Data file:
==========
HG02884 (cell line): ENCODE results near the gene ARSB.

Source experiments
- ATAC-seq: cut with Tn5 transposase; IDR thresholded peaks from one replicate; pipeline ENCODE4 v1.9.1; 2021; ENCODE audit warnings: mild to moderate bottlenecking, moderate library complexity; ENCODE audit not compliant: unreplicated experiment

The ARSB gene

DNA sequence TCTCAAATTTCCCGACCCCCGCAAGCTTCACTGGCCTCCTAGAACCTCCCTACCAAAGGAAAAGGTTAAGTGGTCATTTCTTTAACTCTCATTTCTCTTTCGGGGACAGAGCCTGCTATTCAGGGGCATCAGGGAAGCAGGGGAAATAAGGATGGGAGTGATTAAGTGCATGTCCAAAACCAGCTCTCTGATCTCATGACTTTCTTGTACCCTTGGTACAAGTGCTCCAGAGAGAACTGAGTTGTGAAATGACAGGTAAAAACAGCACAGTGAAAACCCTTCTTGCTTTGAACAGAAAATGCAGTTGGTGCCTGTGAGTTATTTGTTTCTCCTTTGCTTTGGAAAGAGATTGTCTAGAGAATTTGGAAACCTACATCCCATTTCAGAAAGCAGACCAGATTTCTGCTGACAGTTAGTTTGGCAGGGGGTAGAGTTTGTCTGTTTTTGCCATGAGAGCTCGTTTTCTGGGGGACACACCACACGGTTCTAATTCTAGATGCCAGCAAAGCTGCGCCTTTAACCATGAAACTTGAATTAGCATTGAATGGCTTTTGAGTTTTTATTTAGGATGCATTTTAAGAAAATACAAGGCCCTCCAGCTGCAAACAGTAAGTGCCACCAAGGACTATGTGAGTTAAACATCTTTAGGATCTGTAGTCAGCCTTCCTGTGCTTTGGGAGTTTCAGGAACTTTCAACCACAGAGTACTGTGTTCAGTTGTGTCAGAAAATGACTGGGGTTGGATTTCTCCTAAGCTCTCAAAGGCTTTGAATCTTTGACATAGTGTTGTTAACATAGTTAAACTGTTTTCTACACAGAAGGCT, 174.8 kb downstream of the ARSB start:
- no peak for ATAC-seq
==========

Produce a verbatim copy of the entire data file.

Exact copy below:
HG02884 (cell line): ENCODE results near the gene ARSB.

Source experiments
- ATAC-seq: cut with Tn5 transposase; IDR thresholded peaks from one replicate; pipeline ENCODE4 v1.9.1; 2021; ENCODE audit warnings: mild to moderate bottlenecking, moderate library complexity; ENCODE audit not compliant: unreplicated experiment

The ARSB gene

DNA sequence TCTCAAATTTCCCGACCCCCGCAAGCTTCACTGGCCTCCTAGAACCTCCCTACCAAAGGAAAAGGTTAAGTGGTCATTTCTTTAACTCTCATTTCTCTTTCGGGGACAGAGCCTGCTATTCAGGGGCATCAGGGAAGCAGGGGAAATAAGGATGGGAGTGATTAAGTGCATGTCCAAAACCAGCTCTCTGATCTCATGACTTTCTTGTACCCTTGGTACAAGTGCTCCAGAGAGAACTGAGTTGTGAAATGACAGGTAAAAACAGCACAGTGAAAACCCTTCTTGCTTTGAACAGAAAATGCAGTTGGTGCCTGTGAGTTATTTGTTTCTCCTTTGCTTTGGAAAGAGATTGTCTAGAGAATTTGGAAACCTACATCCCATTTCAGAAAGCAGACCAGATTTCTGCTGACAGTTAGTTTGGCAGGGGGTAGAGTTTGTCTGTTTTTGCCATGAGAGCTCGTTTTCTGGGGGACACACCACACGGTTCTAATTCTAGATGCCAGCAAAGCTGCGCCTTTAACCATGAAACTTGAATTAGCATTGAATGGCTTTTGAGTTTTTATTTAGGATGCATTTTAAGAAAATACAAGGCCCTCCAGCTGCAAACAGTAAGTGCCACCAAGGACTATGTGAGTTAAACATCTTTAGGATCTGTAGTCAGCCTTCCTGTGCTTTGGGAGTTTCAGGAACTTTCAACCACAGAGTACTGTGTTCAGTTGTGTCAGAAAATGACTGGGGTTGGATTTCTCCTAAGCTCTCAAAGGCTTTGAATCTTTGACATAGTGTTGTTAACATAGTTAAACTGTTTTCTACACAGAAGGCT, 174.8 kb downstream of the ARSB start:
- no peak for ATAC-seq